Citizen of the Month

the writing and photography of Neil Kramer

The Biggest Tip She Ever Got

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I’m writing some internet content for a company in San Diego and I’m staying in town for the week — at the Hyatt downtown.  I love staying in hotels.  I love seeing all the tourists and business people.  I love big hotel lobbies.  The one thing I don’t like about hotel life is all the "tipping" you have to do.  This is something I’ve inherited from my parents, who are always nervous about being seen as "under-tipping."  Even today, when my parents go out to eat and pay with their Visa card, my father always goes over to the waitress and says "I left you something on the Visa," just to make sure she doesn’t give him "the evil eye" as he leaves the restaurant.

I haven’t been in the hotel for five minutes before I’m tipping the valet guy for parking my car (which is already costing me eighteen dollars a day!).  I tipped the bellboy after he carried up my one piece of luggage.  I noticed how he kept on telling me about the "great bars" in the Gaslight District in order to make me feel like he was my buddy.  Did he really care?  No, he wanted a nice tip.   There’s nothing wrong with that.  I know that’s how this guy makes his living.  It just makes for a very phony relationship.  Couldn’t he just be honest and say "I’ll tell you where the hot girls are in San Diego, if you give me five extra bucks."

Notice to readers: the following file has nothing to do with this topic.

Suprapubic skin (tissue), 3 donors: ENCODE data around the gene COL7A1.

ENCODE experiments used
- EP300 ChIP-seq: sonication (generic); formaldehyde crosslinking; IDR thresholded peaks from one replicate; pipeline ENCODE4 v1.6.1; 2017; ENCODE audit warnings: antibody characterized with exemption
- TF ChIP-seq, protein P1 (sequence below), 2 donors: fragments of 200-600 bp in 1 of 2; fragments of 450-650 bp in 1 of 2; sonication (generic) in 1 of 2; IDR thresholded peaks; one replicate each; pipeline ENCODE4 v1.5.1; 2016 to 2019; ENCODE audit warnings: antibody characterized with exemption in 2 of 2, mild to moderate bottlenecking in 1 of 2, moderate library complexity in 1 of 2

I wasn’t able to blog for half the day because the wi-fi didn’t work in the room — and I know how many people depend on me.  A technician came to my room and fixed the internet access.  I gave him a tip, even though it was the hotel’s own fault that it didn’t work.  Since they caused the problem, shouldn’t the hotel offer to tip him for me?  A half hour later, the wi-fi wasn’t working again.  The technician came up and fixed it again, and then had the chutzpah to wait around for another tip, which I never gave him (but felt guilty about, like I was Ebenezer Scrooge not giving one of my poor employees a ham for Christmas). 

Let’s see how fast this technician comes to my room the next time the wi-fi goes kaput.

Some countries don’t tip.  I’m sure that’s why this hotel’s restaurant adds a 15% "gratuity" to the bill whether you like it or not — basically to force the Japanese and Swedes to tip.  Of course, like a dock worker in the former Soviet Union, when there’s not much incentive for a waitress to work hard, she just doesn’t.  The service in the restaurant was atrocious, and I had no choice but to tip this moron 15% — which I probably would have done away, being a wimp like my father.  I couldn’t bear a waitress looking at me with an evil eye.

To read about real waitresses working hard in bars, see Mary and Kdunk.